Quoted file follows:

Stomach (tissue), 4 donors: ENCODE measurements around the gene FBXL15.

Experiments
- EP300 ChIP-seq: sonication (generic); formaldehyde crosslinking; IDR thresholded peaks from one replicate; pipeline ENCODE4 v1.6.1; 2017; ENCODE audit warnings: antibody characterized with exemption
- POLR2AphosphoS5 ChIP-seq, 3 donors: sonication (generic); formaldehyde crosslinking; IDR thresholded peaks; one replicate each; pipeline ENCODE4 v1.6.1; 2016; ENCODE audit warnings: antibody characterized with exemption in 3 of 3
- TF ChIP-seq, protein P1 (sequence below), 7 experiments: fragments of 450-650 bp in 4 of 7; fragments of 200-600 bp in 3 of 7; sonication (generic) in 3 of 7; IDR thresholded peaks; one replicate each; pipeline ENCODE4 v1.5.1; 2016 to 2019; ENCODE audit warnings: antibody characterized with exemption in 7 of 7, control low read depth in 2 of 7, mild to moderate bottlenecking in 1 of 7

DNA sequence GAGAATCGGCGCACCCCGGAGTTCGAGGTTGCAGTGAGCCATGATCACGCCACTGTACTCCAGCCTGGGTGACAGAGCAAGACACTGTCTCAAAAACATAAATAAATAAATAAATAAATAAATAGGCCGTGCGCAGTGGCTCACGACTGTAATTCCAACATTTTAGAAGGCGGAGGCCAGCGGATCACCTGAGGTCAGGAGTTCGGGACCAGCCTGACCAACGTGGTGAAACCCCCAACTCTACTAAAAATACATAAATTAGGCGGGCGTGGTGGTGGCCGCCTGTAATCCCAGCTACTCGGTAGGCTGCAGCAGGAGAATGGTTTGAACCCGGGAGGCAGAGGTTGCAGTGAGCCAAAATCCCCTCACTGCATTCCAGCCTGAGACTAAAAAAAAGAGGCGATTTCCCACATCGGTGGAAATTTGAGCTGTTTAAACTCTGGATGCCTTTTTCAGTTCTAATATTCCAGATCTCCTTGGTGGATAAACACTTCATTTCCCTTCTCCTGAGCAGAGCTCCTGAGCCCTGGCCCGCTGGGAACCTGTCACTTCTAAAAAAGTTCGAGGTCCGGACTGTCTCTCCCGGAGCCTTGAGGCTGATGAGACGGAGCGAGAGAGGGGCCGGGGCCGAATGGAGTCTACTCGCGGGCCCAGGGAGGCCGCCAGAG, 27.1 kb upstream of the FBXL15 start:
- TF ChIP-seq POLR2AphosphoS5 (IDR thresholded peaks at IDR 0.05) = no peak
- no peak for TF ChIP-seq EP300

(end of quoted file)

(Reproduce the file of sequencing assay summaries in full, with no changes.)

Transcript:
Stomach (tissue), 4 donors: ENCODE measurements around the gene FBXL15.

Experiments
- EP300 ChIP-seq: sonication (generic); formaldehyde crosslinking; IDR thresholded peaks from one replicate; pipeline ENCODE4 v1.6.1; 2017; ENCODE audit warnings: antibody characterized with exemption
- POLR2AphosphoS5 ChIP-seq, 3 donors: sonication (generic); formaldehyde crosslinking; IDR thresholded peaks; one replicate each; pipeline ENCODE4 v1.6.1; 2016; ENCODE audit warnings: antibody characterized with exemption in 3 of 3
- TF ChIP-seq, protein P1 (sequence below), 7 experiments: fragments of 450-650 bp in 4 of 7; fragments of 200-600 bp in 3 of 7; sonication (generic) in 3 of 7; IDR thresholded peaks; one replicate each; pipeline ENCODE4 v1.5.1; 2016 to 2019; ENCODE audit warnings: antibody characterized with exemption in 7 of 7, control low read depth in 2 of 7, mild to moderate bottlenecking in 1 of 7

DNA sequence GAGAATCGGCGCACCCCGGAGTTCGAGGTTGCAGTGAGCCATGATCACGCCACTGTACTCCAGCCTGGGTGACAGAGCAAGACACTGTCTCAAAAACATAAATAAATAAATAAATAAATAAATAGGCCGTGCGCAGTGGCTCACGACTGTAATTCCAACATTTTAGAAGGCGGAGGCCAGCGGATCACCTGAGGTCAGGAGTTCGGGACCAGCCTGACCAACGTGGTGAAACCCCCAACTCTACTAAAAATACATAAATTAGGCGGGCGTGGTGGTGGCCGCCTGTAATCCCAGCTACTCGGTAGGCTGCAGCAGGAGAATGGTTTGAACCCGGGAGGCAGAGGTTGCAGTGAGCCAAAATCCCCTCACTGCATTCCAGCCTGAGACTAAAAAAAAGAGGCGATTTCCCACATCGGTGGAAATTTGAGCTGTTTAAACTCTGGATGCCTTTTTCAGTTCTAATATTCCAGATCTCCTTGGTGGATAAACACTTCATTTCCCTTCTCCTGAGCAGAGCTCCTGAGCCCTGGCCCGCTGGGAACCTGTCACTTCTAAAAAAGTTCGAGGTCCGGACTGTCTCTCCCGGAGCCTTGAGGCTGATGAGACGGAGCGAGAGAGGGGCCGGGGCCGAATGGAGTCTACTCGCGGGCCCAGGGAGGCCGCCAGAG, 27.1 kb upstream of the FBXL15 start:
- TF ChIP-seq POLR2AphosphoS5 (IDR thresholded peaks at IDR 0.05) = no peak
- no peak for TF ChIP-seq EP300